British theaters ban Lord's Prayer ad set to run prior to new Star Wars movie

by Kelly Ledbetter |

(Just Pray / SCREEN SHOT)

LONDON (Christian Examiner) – The Church of England calls itself "bewildered" to learn Digital Cinema Media has banned its advertisement launching a website dedicated to prayer because of a policy against religious or political ads.

"We are bewildered by the decision of the cinemas. The Lord's Prayer is prayed by billions of people across the globe every day and in this country has been part of everyday life for centuries," Reverend Arun Arora, director of communications for the Church of England, stated, according to a Reuters story reported in Religion News.

The Church of England
'Just Pray' has been banned from British cinemas.

The one-minute-long advertisement, which shows individuals including a police officer, a weight lifter, children, bereaved, clergy, and other ordinary people speaking or singing a line of the Lord's Prayer, was created to promote the Church of England's website about prayer, JustPray.uk.

"In one way the decision of the cinemas is just plain silly," said Arora, "but the fact that they have insisted upon it makes it rather chilling in terms of limiting free speech."

A 'CHILLING' DECISION

The Church of England planned to air the ad during the opening weekend of "Star Wars: The Force Awakens," which is expected to have high numbers of viewers and will be released shortly before Christmas.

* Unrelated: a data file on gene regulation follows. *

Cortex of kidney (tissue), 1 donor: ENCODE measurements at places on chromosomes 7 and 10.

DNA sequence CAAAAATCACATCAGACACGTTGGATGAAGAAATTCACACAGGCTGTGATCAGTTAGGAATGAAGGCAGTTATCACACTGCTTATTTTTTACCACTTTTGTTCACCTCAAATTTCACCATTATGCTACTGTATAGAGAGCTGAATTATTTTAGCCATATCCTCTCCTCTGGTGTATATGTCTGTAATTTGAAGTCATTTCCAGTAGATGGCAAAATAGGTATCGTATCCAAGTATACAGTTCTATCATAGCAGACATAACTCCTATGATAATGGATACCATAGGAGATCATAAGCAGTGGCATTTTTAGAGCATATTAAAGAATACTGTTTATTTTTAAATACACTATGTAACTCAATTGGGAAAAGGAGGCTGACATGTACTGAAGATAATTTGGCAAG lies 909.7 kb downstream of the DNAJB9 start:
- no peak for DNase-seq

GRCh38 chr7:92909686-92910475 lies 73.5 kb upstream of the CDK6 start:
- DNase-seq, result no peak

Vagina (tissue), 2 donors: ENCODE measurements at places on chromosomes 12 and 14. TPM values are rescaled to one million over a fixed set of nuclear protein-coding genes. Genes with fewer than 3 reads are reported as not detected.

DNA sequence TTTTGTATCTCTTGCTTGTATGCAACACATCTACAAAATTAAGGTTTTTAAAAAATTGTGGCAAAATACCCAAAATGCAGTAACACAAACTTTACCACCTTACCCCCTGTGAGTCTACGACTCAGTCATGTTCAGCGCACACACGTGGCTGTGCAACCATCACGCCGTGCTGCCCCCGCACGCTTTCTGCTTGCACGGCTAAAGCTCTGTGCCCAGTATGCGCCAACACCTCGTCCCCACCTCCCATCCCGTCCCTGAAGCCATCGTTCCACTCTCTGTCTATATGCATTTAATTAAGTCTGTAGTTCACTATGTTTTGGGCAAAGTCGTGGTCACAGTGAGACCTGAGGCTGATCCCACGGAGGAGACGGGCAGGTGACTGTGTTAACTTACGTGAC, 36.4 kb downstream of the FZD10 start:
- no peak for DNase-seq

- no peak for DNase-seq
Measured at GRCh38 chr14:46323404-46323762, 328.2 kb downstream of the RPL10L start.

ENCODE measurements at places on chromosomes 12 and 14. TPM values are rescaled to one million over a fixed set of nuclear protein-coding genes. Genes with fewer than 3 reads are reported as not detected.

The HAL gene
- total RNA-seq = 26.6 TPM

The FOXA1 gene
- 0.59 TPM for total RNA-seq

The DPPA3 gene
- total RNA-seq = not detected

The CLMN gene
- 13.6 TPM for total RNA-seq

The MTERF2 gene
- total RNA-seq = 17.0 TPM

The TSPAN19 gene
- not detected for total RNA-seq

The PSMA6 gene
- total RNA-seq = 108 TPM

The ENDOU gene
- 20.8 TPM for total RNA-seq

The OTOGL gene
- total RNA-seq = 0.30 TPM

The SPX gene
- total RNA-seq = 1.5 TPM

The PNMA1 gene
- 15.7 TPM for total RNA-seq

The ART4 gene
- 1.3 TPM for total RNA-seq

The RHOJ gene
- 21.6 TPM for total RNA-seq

Digital Cinema Media (DCM) banned the ad because it violates the cinema company's policy against airing advertisements that might cause offense on religious or political grounds.

Of DCM's ban on the ad, Bishop Steven Croft said he disagreed with the choice and hoped it would be reversed. "But from the point of view of global corporations and consumer culture," he added, "from the perspective of the gods and spirits of the age, there are very good reasons indeed to ban the Lord's Prayer from cinemas and from culture and from public life."

"This is a prayer said by billions of people every day in every language on the planet," Croft wrote on his blog, which was adapted into an article for the Washington Post.

"In every single moment in time, someone is praying these words. They are the first words of prayer we learn as children and the last words we say at the moment of death," Croft said.

SHAPING LIVES

About its policy, DCM said "some advertisements—unintentionally or otherwise—could cause offence to those of differing political persuasions, as well as to those of differing faiths and indeed of no faith," the BBC reported. DCM maintained it is treating the Church of England's ad equally.

Regarding the offensiveness of the ad, Arora encouraged people to visit JustPray.uk, watch the ad, and make up their own minds "as to whether they are upset or offended by it," the BBC quoted.

The website also features individuals who participated in the ad explaining what they believe prayer is and why faith is important to them.

The powerful prayer is a threat to the secular point of view, Croft implies: "There are real reasons why the Lord's Prayer has been banned by the demigods of consumer culture, in the boardrooms of the cinema chains."

Croft believes the prayer is a foundational testament to the relationship between God and humanity. "The Lord's Prayer is powerful for a reason. These words shape lives and families and communities and whole societies."